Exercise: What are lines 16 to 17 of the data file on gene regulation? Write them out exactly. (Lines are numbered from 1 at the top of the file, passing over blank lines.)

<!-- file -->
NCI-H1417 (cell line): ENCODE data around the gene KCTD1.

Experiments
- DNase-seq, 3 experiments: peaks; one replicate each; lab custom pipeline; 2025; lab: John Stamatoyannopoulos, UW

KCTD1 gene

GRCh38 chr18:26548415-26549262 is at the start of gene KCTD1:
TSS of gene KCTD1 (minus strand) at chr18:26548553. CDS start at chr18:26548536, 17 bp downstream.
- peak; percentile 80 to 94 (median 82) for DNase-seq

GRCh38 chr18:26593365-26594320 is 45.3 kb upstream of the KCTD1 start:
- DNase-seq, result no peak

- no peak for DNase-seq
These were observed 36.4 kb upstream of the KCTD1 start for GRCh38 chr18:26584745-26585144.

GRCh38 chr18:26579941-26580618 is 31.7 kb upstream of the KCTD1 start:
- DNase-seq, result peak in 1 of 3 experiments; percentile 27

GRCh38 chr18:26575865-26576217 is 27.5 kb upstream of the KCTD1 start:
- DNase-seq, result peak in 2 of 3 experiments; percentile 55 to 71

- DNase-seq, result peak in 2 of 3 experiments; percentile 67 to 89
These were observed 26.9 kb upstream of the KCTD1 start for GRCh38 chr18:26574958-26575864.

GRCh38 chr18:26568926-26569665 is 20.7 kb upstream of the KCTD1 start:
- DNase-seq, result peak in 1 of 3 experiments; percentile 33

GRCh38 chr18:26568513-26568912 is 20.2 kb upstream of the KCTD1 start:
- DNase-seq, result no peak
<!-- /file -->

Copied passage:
- DNase-seq, result peak in 2 of 3 experiments; percentile 67 to 89
These were observed 26.9 kb upstream of the KCTD1 start for GRCh38 chr18:26574958-26575864.